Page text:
For our main courses Matt had a shrimp and scallop dish with collard greens on the side and I had mmhi-mahi with an arugula salad and “smashed potatoes” on the side.  We liked our mains, but were disappointed with our side dishes.  Matt’s collards were so salty that they were inedible.  I was expecting actual smashed potatoes (boiled, smashed then roasted potatoes), and instead I just got mashed potatoes.  Overall, it was a nice meal and our waiter, who appeared to be a young college student, kept us entertained with his enthusiasm. 😂

Florida State University (FSU) Museum of Fine Arts

After the rain, the temperatures dropped again in the region, so we decided to explore the FSU Museum of Fine Arts, which is associated with the school and is free for entry.  Heading downstairs first, we saw pottery on display by ceramist Jiha Moon, which was quite unique and beautiful. In the rest of the downstairs were photographs from photographer Bruce Davidson, expressing some of the grittier parts of life and spanning several decades.

Upstairs was a tribute to the Flying High Circus, which was a college circus!  It was surprising to find out you could go to college and run away to the circus at the same time. 🎪 They had videos, audio recordings, photos, props and clothes.  In another room, they had sketches of costume designs on display.  The whole museum is small, so it only took about 20 minutes to walk through it, but the curated exhibitions were very well done and worth seeing.

Bare Naked Kitchen

After visiting the art museum, we walked down the street for lunch to this cute place called Bare Naked Kitchen.  They had some creative and varied seating inside for both small and large groups, including a couple of swings.  The design was light and airy and the food was on the “healthy” side.  I loved it, because they had some creative mixtures of veggies, grains, fruits, flavors and textures, so the bowls we chose were delicious.  Matt had the Porkfection bowl and I had their Eve’s Temptation Salad.  If I were staying longer, I would go back, because they had a lot of yummy looking items on the menu. 😋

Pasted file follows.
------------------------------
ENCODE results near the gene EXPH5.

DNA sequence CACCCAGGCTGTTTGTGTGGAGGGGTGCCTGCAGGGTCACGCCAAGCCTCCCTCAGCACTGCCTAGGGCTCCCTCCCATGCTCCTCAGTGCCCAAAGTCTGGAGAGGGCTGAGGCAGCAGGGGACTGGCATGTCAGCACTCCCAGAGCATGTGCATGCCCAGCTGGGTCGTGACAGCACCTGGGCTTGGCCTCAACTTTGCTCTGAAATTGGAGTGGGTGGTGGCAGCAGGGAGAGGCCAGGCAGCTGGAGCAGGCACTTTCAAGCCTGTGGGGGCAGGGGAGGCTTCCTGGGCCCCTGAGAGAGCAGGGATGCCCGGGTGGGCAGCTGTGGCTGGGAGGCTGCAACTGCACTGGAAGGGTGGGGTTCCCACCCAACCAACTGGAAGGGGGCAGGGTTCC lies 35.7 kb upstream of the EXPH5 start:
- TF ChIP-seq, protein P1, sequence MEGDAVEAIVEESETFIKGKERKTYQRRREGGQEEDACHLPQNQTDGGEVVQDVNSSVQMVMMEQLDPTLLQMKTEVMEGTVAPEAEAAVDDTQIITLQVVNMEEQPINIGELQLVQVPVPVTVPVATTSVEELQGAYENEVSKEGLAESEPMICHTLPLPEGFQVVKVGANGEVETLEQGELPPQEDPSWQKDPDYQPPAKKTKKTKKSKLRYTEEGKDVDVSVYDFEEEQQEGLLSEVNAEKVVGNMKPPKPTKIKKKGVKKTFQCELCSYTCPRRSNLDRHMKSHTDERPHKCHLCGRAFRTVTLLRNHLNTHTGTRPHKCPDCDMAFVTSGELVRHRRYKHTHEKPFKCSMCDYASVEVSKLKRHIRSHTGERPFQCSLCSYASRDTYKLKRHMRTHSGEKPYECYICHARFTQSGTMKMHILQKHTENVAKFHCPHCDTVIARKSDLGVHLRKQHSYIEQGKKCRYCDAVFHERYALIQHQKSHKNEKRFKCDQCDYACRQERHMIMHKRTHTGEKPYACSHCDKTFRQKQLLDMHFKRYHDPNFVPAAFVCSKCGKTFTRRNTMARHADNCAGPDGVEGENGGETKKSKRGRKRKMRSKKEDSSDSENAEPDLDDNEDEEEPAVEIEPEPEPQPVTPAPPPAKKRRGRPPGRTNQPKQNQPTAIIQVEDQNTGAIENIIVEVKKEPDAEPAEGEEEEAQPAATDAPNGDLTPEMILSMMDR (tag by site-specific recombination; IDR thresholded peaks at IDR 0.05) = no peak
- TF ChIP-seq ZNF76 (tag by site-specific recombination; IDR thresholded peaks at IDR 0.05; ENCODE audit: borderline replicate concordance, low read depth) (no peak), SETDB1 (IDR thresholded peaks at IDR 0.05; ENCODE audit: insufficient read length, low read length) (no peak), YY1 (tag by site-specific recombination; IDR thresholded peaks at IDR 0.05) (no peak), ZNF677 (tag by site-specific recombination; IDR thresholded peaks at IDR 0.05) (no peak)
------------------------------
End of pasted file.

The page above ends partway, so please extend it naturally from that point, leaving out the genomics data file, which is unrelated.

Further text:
Alas, our time in Tallahassee came to an end after just one short week.  Unfortunately, on our moving day, I had ANOTHER all-day sneezing attack, my second one in a week! 🤧 Although I had planned to drive, Matt had to take the reins instead. Let’s hope I can get a handle on my rhinitis so it doesn’t keep ruining entire days with incessant sneezing and blowing through entire boxes of tissues. 😕 Our next stop is Gainesville, another Florida college town, home to University of Florida.  As they like to stay, “Welcome to the swamp!”

One thought on “Tallahassee: Florida’s State Capitol

  1. You’re welcome for the suggestions! Glad you liked the hike! The sundews were larger when we visited – might be the time of year. I’m sorry your rhinitis is acting up again. I hope it stops soon!